A political power change from the 2020 election in favor of the Democratic Party could be followed by sweeping legislative changes in 2021 impacting high-income and high-net-worth taxpayers in the form of higher income and transfer tax rates and/or severe limitations on, or eliminations of, many common estate planning techniques currently available. The possibility of such changes creates heightened planning considerations for the remainder of 2020:
- The effective date for certain tax law changes could be retroactive to January 1, 2021.1
- Many sophisticated income and transfer tax planning techniques may require several steps, weeks or months’ worth of time to properly implement to minimize certain tax and legal risks.
- Many financial, tax, legal and valuation professionals, whose guidance and services may be needed to facilitate certain income and transfer tax planning strategies, may be experiencing increased demand for their services by their clients in anticipation of post-election results, which could add more time to the planning process.
- High-net-worth and high-income individuals must begin talking with their advisors and taking action immediately to be in a position to execute certain planning strategies by year-end 2020 and take advantage of current income and transfer tax planning opportunities before they possibly disappear.
- Regardless of any 2021 legislative changes, the growing amount of Government debt and deficit spending that may eventually necessitate raising revenue through taxes combined with the temporarily high transfer tax exemptions that will get cut in half on 1/1/2026 under current law may make many related planning techniques and decisions beneficial to consider now anyway.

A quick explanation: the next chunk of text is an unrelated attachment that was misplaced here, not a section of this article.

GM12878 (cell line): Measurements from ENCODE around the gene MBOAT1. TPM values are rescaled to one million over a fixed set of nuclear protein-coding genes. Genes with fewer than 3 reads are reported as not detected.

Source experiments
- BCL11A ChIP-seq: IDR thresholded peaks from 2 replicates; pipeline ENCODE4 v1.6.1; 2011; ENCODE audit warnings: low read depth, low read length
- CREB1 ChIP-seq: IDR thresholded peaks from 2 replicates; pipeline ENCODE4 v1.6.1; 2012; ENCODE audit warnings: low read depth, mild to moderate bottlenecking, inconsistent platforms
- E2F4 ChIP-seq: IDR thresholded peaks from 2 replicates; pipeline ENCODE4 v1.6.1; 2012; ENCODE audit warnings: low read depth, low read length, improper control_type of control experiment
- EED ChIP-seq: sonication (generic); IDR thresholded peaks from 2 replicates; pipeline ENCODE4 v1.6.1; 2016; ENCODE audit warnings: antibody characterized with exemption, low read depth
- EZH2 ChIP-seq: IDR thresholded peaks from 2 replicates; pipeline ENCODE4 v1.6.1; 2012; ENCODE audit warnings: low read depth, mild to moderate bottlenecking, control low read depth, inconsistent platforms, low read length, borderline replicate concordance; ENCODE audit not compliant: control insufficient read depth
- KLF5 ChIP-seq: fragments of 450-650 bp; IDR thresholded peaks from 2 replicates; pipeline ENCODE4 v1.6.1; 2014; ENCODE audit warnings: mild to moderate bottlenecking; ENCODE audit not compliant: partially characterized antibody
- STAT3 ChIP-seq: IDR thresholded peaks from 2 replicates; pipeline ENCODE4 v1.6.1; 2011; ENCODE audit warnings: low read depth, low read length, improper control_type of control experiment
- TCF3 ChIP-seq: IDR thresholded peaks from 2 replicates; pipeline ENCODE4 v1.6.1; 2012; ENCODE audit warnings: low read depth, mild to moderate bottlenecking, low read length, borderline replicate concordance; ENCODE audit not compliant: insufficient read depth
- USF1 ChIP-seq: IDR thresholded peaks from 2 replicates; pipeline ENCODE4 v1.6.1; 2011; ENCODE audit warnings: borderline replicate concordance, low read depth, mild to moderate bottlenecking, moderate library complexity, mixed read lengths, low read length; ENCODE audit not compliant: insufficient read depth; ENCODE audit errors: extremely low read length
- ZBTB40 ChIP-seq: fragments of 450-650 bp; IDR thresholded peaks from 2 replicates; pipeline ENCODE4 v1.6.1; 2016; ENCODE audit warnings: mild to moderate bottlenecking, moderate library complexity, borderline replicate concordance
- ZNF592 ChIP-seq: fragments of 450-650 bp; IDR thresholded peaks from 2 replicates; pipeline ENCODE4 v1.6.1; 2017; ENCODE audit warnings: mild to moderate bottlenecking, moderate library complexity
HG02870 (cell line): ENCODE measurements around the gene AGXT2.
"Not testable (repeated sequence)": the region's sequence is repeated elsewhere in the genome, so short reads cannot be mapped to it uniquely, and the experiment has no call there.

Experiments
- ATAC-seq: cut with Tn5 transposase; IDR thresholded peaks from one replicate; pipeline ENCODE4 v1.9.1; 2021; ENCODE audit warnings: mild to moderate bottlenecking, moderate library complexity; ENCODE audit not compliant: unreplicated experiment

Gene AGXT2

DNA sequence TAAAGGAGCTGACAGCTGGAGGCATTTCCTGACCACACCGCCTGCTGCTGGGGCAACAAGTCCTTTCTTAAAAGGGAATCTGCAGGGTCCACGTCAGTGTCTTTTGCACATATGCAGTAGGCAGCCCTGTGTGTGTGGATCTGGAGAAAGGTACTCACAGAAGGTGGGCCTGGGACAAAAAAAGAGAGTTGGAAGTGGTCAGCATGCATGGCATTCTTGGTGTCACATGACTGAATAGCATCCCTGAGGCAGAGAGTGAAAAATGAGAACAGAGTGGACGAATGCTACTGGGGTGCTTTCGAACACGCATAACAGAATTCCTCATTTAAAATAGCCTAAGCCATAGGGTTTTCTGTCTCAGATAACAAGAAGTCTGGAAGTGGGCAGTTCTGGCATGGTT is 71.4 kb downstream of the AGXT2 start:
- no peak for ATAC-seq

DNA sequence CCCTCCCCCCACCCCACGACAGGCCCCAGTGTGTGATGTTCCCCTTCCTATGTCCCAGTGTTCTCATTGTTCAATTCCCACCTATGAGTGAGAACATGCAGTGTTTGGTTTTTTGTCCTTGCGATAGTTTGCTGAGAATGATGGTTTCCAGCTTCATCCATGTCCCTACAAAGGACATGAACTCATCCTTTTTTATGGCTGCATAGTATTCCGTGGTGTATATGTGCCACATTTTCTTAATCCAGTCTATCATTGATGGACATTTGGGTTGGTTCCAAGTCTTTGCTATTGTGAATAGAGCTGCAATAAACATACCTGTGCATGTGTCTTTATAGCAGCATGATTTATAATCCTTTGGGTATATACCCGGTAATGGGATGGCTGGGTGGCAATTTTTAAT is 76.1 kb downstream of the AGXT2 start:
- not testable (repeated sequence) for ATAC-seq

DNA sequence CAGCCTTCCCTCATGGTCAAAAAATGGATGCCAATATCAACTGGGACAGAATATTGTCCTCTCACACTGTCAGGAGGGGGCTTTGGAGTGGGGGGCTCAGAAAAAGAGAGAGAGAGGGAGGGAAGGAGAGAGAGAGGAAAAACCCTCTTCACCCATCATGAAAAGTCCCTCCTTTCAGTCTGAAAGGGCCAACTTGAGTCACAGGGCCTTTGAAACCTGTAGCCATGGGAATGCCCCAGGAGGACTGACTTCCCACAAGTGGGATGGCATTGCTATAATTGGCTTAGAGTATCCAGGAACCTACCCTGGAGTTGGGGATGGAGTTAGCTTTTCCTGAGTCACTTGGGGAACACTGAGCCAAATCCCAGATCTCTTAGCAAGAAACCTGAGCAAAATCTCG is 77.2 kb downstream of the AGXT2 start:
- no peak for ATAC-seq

Below are highlights from the tax proposals of President Trump vs. Presidential Candidate Biden that primarily affect high-income and high-net-worth individuals and businesses. Democrats would have to keep control of the House of Representatives, win the Presidency and control of the Senate for Biden’s proposals to have a chance of becoming law.
Select Highlights from President Trump’s vs. Candidate Biden’s Tax Policy Proposals (Not an Exhaustive List)2
General themes of Biden’s and the Democratic Party’s general tax policy proposals include:
- Increase tax on income for high-income earners through increasing payroll and self-employment taxes, raising the top marginal income tax rate as well as the top capital gains income tax rate or limiting itemized deductions.
- Increase tax on wealth for high-net-worth individuals through a wealth tax, increasing estate and gift taxes, eliminating the step-up in basis at death for capital assets or limiting various estate planning techniques.
- Increase tax on businesses through increasing corporate income taxes or limiting or eliminating certain deductions.
The end of the year is fast approaching and many financial, tax, legal and valuation professionals may be stretched thin to keep up with increased demand for their services leading up to the election. Procrastination may leave insufficient time to address all the requirements and action items needed to properly implement various income and transfer tax strategies by year-end. High-income and high-net-worth individuals must consult with their advisors immediately to begin taking what steps are needed to be in a position to capitalize on various opportunities that may disappear after this year if there is a sweeping political power change at the federal level from the 2020 election. The time to act is now!
1 Retroactive tax legislation is possible if supported by a rational legislative purpose. See Pension Benefit Guar. Corp. v. R. A. Gray & Co., 467 U.S. 717; United States v. Carlton, 512 U.S. 26; and Quarty v. United States, 170 F.3d 961.
2 Sources: Trump, Biden Tax Plan Comparison by Bloomberg Tax & Accounting, The Bureau of National Affairs, Inc., 2020. Year-End Planning in 2020: Including Planning for a Biden Administration by Robert Keebler, Keebler Tax & Wealth Education, 2020.